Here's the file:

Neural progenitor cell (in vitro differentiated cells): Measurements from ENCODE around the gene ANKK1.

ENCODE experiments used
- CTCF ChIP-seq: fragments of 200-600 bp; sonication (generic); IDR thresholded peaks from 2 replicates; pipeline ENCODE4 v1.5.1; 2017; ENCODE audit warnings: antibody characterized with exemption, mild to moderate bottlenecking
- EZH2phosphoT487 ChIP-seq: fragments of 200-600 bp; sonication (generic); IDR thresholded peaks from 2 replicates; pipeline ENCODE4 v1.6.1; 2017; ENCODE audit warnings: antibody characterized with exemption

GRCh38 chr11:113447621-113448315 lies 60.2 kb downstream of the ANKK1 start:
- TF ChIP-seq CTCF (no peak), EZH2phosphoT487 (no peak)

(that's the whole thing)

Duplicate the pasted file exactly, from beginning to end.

Neural progenitor cell (in vitro differentiated cells): Measurements from ENCODE around the gene ANKK1.

ENCODE experiments used
- CTCF ChIP-seq: fragments of 200-600 bp; sonication (generic); IDR thresholded peaks from 2 replicates; pipeline ENCODE4 v1.5.1; 2017; ENCODE audit warnings: antibody characterized with exemption, mild to moderate bottlenecking
- EZH2phosphoT487 ChIP-seq: fragments of 200-600 bp; sonication (generic); IDR thresholded peaks from 2 replicates; pipeline ENCODE4 v1.6.1; 2017; ENCODE audit warnings: antibody characterized with exemption

GRCh38 chr11:113447621-113448315 lies 60.2 kb downstream of the ANKK1 start:
- TF ChIP-seq CTCF (no peak), EZH2phosphoT487 (no peak)